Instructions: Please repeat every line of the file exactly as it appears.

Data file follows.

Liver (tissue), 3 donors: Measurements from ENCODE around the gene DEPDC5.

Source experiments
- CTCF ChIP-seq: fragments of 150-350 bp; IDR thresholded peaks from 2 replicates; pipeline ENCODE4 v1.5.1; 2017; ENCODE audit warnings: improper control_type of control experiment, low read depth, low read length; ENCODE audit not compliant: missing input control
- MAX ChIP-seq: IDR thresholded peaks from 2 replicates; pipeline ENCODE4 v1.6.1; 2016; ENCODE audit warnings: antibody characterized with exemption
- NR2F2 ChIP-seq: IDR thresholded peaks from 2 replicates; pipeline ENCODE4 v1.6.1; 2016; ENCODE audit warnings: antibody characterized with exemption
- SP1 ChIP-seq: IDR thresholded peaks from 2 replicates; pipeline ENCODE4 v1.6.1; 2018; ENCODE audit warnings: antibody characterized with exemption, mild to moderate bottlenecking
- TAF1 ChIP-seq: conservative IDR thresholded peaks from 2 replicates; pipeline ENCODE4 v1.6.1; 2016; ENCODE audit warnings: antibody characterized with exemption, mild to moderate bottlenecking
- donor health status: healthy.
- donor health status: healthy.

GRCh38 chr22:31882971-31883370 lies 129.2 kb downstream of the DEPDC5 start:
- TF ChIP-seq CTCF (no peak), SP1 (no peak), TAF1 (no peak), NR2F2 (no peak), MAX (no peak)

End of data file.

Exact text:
Liver (tissue), 3 donors: Measurements from ENCODE around the gene DEPDC5.

Source experiments
- CTCF ChIP-seq: fragments of 150-350 bp; IDR thresholded peaks from 2 replicates; pipeline ENCODE4 v1.5.1; 2017; ENCODE audit warnings: improper control_type of control experiment, low read depth, low read length; ENCODE audit not compliant: missing input control
- MAX ChIP-seq: IDR thresholded peaks from 2 replicates; pipeline ENCODE4 v1.6.1; 2016; ENCODE audit warnings: antibody characterized with exemption
- NR2F2 ChIP-seq: IDR thresholded peaks from 2 replicates; pipeline ENCODE4 v1.6.1; 2016; ENCODE audit warnings: antibody characterized with exemption
- SP1 ChIP-seq: IDR thresholded peaks from 2 replicates; pipeline ENCODE4 v1.6.1; 2018; ENCODE audit warnings: antibody characterized with exemption, mild to moderate bottlenecking
- TAF1 ChIP-seq: conservative IDR thresholded peaks from 2 replicates; pipeline ENCODE4 v1.6.1; 2016; ENCODE audit warnings: antibody characterized with exemption, mild to moderate bottlenecking
- donor health status: healthy.
- donor health status: healthy.

GRCh38 chr22:31882971-31883370 lies 129.2 kb downstream of the DEPDC5 start:
- TF ChIP-seq CTCF (no peak), SP1 (no peak), TAF1 (no peak), NR2F2 (no peak), MAX (no peak)